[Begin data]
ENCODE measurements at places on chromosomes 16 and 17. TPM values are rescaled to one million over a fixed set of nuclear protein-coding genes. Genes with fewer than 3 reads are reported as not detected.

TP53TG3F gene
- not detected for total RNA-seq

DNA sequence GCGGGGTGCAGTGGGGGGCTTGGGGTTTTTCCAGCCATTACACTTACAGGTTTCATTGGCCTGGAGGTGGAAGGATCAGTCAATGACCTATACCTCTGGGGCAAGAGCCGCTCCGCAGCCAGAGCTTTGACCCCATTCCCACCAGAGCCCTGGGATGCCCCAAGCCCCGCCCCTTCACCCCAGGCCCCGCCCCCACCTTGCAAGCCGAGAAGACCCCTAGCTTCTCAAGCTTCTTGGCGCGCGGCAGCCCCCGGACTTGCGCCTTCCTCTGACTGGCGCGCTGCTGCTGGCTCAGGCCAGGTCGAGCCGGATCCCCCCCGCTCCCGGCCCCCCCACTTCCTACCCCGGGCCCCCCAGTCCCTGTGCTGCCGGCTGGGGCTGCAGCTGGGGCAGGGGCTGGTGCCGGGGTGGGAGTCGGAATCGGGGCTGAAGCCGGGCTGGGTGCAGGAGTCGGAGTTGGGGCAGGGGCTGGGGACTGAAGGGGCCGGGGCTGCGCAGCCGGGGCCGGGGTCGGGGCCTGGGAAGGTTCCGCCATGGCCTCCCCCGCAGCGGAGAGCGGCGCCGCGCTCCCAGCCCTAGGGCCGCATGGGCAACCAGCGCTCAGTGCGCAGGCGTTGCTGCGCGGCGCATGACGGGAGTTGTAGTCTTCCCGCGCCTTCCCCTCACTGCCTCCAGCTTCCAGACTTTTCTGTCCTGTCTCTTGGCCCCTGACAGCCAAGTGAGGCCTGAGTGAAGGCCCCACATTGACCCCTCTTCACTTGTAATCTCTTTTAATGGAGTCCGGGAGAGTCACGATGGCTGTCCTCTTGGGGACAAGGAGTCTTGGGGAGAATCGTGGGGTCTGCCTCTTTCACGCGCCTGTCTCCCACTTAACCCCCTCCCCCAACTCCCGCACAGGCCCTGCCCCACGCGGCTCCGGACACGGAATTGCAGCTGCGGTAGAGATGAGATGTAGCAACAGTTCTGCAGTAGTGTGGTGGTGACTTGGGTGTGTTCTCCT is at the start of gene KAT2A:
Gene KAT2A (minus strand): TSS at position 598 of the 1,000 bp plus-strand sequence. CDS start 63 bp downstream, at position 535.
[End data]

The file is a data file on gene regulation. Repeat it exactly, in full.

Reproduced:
ENCODE measurements at places on chromosomes 16 and 17. TPM values are rescaled to one million over a fixed set of nuclear protein-coding genes. Genes with fewer than 3 reads are reported as not detected.

TP53TG3F gene
- not detected for total RNA-seq

DNA sequence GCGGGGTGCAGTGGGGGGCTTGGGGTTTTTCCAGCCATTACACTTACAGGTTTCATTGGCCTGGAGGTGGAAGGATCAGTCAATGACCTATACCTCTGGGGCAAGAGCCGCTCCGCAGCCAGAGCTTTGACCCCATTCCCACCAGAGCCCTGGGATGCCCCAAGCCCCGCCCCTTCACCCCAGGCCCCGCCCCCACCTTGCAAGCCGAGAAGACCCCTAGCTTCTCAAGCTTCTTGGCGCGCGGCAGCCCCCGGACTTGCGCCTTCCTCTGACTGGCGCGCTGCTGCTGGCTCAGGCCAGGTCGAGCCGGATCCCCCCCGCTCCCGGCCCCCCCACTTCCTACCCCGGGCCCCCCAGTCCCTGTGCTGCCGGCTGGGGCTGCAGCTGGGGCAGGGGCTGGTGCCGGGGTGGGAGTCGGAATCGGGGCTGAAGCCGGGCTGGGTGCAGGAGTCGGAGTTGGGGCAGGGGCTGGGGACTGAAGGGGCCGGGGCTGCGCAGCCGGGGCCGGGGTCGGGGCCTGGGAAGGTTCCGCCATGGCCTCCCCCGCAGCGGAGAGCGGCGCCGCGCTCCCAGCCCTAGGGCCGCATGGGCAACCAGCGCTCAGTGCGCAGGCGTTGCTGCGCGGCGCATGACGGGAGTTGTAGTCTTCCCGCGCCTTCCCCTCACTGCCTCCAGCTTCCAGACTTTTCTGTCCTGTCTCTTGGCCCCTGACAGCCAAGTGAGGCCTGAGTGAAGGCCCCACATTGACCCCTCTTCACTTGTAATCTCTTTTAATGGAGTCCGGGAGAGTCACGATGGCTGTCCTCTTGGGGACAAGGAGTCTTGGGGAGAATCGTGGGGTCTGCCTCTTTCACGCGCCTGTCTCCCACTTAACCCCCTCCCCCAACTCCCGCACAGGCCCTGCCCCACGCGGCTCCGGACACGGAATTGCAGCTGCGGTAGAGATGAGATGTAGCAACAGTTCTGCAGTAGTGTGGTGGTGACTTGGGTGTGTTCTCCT is at the start of gene KAT2A:
Gene KAT2A (minus strand): TSS at position 598 of the 1,000 bp plus-strand sequence. CDS start 63 bp downstream, at position 535.